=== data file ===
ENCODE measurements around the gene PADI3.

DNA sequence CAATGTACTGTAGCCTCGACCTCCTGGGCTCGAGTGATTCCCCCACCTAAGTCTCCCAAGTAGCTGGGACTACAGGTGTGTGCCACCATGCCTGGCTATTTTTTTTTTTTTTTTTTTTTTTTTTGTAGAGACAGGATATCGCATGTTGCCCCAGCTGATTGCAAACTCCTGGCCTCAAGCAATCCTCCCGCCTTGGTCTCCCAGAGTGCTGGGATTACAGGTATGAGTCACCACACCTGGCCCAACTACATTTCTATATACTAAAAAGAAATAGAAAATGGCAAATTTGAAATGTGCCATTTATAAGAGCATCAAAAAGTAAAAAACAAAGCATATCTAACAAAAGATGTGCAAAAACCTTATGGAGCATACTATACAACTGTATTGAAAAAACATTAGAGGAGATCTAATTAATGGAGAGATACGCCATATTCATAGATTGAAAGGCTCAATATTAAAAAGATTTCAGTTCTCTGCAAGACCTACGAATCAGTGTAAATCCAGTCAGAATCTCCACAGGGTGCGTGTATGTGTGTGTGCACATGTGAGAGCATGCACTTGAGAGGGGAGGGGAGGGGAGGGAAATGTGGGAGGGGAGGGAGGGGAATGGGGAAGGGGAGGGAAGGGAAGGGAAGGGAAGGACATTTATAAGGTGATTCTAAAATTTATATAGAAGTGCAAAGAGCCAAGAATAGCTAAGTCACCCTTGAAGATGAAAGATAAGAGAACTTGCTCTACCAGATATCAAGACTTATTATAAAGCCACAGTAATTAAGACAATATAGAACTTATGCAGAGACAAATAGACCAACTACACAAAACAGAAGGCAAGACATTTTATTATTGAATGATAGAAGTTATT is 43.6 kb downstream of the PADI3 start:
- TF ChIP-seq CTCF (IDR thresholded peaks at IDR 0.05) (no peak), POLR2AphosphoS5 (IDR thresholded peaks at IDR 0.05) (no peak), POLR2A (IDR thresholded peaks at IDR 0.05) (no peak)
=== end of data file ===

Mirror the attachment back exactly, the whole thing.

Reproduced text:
ENCODE measurements around the gene PADI3.

DNA sequence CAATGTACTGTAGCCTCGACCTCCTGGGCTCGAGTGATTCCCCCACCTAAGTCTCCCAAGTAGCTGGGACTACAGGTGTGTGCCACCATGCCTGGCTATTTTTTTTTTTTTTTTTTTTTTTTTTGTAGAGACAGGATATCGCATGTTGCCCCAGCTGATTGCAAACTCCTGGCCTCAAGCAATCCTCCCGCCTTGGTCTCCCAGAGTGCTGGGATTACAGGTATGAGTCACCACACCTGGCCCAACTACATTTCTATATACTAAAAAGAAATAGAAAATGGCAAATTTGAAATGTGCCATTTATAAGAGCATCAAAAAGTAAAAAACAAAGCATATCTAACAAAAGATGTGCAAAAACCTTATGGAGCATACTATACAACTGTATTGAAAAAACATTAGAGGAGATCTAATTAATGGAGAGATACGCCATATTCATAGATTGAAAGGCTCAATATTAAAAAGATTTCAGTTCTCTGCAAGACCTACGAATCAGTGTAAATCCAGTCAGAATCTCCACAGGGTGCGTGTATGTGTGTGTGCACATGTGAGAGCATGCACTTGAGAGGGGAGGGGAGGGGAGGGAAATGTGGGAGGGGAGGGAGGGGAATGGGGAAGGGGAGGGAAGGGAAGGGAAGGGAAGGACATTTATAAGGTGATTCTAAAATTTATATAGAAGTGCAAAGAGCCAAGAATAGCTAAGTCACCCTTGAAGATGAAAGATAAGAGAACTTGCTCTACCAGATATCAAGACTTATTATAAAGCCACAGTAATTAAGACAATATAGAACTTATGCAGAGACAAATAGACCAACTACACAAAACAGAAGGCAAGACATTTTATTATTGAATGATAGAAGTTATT is 43.6 kb downstream of the PADI3 start:
- TF ChIP-seq CTCF (IDR thresholded peaks at IDR 0.05) (no peak), POLR2AphosphoS5 (IDR thresholded peaks at IDR 0.05) (no peak), POLR2A (IDR thresholded peaks at IDR 0.05) (no peak)